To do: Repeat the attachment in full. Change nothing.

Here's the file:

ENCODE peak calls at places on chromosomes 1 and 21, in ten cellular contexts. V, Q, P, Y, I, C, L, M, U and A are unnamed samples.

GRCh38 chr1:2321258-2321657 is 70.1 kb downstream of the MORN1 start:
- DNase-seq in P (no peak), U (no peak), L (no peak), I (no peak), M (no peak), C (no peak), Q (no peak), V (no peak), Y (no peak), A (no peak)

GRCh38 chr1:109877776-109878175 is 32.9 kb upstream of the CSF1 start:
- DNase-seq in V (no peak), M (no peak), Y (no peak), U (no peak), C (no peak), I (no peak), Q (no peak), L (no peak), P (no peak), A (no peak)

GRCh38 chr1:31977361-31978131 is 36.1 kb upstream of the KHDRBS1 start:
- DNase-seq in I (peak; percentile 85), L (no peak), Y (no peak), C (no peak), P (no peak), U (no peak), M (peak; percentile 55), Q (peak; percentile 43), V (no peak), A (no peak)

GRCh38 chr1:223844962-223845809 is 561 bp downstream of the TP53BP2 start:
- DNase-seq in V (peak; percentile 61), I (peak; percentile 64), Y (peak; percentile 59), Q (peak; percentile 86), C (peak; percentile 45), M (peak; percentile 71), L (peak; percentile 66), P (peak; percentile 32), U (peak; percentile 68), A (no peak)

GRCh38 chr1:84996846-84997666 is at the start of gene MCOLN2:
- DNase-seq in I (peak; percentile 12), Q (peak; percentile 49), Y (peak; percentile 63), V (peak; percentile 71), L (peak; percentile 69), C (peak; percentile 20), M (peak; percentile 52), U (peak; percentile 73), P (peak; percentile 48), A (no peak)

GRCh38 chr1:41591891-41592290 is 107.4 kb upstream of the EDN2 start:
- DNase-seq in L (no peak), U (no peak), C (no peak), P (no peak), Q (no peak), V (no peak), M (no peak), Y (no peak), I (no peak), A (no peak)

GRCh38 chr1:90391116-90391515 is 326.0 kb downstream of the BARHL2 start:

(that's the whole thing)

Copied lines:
ENCODE peak calls at places on chromosomes 1 and 21, in ten cellular contexts. V, Q, P, Y, I, C, L, M, U and A are unnamed samples.

GRCh38 chr1:2321258-2321657 is 70.1 kb downstream of the MORN1 start:
- DNase-seq in P (no peak), U (no peak), L (no peak), I (no peak), M (no peak), C (no peak), Q (no peak), V (no peak), Y (no peak), A (no peak)

GRCh38 chr1:109877776-109878175 is 32.9 kb upstream of the CSF1 start:
- DNase-seq in V (no peak), M (no peak), Y (no peak), U (no peak), C (no peak), I (no peak), Q (no peak), L (no peak), P (no peak), A (no peak)

GRCh38 chr1:31977361-31978131 is 36.1 kb upstream of the KHDRBS1 start:
- DNase-seq in I (peak; percentile 85), L (no peak), Y (no peak), C (no peak), P (no peak), U (no peak), M (peak; percentile 55), Q (peak; percentile 43), V (no peak), A (no peak)

GRCh38 chr1:223844962-223845809 is 561 bp downstream of the TP53BP2 start:
- DNase-seq in V (peak; percentile 61), I (peak; percentile 64), Y (peak; percentile 59), Q (peak; percentile 86), C (peak; percentile 45), M (peak; percentile 71), L (peak; percentile 66), P (peak; percentile 32), U (peak; percentile 68), A (no peak)

GRCh38 chr1:84996846-84997666 is at the start of gene MCOLN2:
- DNase-seq in I (peak; percentile 12), Q (peak; percentile 49), Y (peak; percentile 63), V (peak; percentile 71), L (peak; percentile 69), C (peak; percentile 20), M (peak; percentile 52), U (peak; percentile 73), P (peak; percentile 48), A (no peak)

GRCh38 chr1:41591891-41592290 is 107.4 kb upstream of the EDN2 start:
- DNase-seq in L (no peak), U (no peak), C (no peak), P (no peak), Q (no peak), V (no peak), M (no peak), Y (no peak), I (no peak), A (no peak)

GRCh38 chr1:90391116-90391515 is 326.0 kb downstream of the BARHL2 start: